1. This is great and simple. I plan on doing something very similar at my house for me and my two little kids.

  2. Linda Lovett said:

    Great job.

  3. Black Raven Creations said:

    Do you think your plan could be altered to become a lean-to greenhouse?? I have a perfect spot behind my garage and I would like a greenhouse attached there. If I can ever talk my husband into building me one!!

    • I think you could do that by building half of each frame and resting the top end against your garage. You probably would want to make the top piece longer than I did. Good luck with getting your husband to do it. I’m sure you can find a way. 🙂

  4. Great job! My climate in southern maine is probably similar to yours….what temps do you get in the winter? Able to winter over any veg or plants? Or just season extending in fall and spring?

    • Thank you, Riley. In the winter, the temps in my greenhouse at night are about the same as outside, so I don’t try to keep anything alive in there. When things warm up in the spring, I move seedlings out of my basement into the greenhouse during the day and back in if the night will be cold. On a sunny day it will be 30 to 40 degrees F warmer in the greenhouse than outside. In the fall, I put a few plants in there, like basil, to help extend the season. The most fun part of having the greenhouse is being out there on a sunny winter day with snow all around and 60 degrees or better inside.

  5. lisa williams said:

    about how much did it cost for the first one this would work for our back door going to the backyard

    • I spent about $280. You could save some money by not using the special aluminum channels and wiggle wire. Strips of wood screwed over the plastic would work just about as well.

  6. andrew mikkelson said:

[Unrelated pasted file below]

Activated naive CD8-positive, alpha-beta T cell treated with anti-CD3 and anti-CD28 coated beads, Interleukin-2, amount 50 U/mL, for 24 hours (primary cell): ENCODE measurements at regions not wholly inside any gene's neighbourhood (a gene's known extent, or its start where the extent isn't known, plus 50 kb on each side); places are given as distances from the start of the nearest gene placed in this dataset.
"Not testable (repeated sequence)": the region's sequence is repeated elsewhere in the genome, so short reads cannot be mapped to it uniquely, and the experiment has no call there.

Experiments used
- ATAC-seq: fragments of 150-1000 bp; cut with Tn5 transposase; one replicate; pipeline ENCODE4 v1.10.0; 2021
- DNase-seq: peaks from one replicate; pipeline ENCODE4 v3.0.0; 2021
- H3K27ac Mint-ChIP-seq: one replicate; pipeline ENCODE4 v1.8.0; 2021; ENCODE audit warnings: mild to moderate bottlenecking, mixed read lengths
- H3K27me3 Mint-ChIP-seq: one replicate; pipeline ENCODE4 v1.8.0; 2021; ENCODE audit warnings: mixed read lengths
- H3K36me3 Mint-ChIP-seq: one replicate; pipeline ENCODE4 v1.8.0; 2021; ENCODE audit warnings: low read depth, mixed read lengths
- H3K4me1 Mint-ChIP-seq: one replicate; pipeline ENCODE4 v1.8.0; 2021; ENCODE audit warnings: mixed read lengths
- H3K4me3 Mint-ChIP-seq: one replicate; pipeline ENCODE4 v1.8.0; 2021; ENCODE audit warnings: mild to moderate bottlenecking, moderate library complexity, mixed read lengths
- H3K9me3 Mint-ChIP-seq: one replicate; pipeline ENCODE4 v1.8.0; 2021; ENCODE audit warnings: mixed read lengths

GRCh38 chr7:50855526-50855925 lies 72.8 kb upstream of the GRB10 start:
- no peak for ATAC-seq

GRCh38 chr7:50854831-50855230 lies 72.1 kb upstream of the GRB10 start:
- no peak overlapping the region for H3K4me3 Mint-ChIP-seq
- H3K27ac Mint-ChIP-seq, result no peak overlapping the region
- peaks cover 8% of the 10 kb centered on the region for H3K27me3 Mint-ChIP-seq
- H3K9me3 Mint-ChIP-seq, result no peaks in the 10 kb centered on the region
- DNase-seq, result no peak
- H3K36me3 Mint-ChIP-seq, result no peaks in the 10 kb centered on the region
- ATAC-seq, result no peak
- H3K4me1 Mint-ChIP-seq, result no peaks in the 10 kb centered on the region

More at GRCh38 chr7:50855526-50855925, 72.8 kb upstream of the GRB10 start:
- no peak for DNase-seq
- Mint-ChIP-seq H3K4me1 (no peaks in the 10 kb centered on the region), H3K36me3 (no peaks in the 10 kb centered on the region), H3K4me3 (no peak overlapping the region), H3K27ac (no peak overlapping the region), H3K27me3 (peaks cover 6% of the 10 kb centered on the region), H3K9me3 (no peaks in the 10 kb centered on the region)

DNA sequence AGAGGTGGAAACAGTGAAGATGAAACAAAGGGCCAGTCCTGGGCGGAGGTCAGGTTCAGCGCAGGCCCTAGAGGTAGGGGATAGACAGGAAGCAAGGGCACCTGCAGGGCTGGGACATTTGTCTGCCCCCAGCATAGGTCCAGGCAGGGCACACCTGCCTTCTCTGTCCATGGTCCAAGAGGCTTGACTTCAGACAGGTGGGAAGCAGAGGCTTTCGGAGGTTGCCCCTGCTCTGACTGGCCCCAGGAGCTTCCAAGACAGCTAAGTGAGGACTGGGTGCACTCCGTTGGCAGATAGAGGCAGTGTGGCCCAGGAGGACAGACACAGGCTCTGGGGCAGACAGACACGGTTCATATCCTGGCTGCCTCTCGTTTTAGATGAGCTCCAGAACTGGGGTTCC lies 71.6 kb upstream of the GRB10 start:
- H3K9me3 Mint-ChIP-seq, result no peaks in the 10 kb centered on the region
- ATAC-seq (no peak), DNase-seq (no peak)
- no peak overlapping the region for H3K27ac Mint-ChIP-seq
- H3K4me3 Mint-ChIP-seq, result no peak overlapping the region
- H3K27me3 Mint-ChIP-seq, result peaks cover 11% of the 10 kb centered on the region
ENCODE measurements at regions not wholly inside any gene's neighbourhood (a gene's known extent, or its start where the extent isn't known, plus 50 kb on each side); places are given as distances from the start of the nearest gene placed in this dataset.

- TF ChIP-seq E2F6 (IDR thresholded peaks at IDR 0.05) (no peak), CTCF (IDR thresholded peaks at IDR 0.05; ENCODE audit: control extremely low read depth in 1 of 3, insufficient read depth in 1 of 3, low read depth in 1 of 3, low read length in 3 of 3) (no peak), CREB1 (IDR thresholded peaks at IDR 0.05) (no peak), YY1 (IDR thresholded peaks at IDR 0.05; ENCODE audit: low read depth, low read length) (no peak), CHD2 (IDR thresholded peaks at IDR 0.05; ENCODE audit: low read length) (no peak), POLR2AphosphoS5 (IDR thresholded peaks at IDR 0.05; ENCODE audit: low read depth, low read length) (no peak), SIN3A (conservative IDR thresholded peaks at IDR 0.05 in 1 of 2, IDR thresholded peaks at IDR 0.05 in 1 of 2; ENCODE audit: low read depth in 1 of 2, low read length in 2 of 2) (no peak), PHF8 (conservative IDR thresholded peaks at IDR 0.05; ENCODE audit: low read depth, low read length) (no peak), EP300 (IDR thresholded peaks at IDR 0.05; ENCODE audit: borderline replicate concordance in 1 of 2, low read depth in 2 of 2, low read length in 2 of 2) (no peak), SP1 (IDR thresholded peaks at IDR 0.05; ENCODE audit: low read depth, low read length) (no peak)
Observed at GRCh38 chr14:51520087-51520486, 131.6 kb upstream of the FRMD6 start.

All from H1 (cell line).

did you use a 45 degree angle for your rafter cuts?

    • andrew mikkelson said:

      also how long are your side walls and rafters?

      • The width of the greenhouse is 78″.
        The side wall studs are 72″ long with square saw cuts on both ends.
        The rafters are 48″ long with a 35° saw cut on the end that sits on top of the rafter, and a 55° cut at the peak.

        With these dimensions, the rafter saw cut will be longer than the end of the stud it sits on, but just let it extend inward of the stud and there won’t be any problem. If you specifically want 45° angles at each end of the rafters, make them 55 1/8 ” long.

  7. Hello,

    I’m in the planning stage of building a greenhouse.

    I’ve been considering building one very similar to yours, a 5′ x 10′ however without the A frame. You said you’re in Northern Michigan, well I’m in Sault Ste. Marie so we must have similar snow fall. Do you think a 1 foot pitched roof on a 5 foot wide greenhouse will be adequate to shed the snow?

    Also, on your original greenhouse, can you estimate the weight of the base made from 4 x 4’s and the total weight of the finished greenhouse? We would like the option of moving ours around also.

    Thanks for your help

    • I’m pretty sure that a 1 in 5 pitch wouldn’t shed much snow. Even mine doesn’t really shed the snow without some help. I usually just stand inside and thump the plastic with a broom, and the snow mostly flies or slides off. I really have no idea about the weight — maybe two to three hundred pounds for the whole thing.